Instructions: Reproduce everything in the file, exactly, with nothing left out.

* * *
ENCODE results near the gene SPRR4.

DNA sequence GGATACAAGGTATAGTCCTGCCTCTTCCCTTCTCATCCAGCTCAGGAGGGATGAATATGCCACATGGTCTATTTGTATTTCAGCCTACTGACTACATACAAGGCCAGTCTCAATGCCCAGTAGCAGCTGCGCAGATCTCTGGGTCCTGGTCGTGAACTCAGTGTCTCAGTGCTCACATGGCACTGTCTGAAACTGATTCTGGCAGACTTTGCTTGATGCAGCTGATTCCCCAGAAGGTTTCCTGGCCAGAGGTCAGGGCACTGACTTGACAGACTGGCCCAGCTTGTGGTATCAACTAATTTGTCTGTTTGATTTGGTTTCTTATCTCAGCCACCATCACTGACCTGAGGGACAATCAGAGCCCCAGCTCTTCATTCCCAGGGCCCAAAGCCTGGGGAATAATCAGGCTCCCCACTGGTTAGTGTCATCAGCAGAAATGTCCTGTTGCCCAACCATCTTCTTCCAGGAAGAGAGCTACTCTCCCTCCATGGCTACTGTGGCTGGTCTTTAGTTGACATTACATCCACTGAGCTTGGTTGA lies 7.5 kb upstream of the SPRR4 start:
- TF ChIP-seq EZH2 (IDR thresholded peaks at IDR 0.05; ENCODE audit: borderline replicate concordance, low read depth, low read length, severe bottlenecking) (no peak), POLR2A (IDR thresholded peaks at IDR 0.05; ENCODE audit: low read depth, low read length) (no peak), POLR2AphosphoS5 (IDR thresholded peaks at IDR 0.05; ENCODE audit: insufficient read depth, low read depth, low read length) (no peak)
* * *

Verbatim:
ENCODE results near the gene SPRR4.

DNA sequence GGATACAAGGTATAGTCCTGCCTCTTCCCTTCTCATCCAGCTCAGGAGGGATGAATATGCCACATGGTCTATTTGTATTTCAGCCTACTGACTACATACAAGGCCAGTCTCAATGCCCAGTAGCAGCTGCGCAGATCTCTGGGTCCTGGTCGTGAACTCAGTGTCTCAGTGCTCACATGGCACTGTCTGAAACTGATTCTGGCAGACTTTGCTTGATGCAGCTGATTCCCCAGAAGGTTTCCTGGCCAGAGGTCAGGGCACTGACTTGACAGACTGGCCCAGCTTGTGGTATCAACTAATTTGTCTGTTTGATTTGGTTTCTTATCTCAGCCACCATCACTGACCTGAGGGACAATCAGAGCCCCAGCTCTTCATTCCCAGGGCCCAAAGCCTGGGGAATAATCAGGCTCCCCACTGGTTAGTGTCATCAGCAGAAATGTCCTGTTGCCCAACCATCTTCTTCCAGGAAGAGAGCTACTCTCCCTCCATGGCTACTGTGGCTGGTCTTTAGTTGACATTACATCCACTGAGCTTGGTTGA lies 7.5 kb upstream of the SPRR4 start:
- TF ChIP-seq EZH2 (IDR thresholded peaks at IDR 0.05; ENCODE audit: borderline replicate concordance, low read depth, low read length, severe bottlenecking) (no peak), POLR2A (IDR thresholded peaks at IDR 0.05; ENCODE audit: low read depth, low read length) (no peak), POLR2AphosphoS5 (IDR thresholded peaks at IDR 0.05; ENCODE audit: insufficient read depth, low read depth, low read length) (no peak)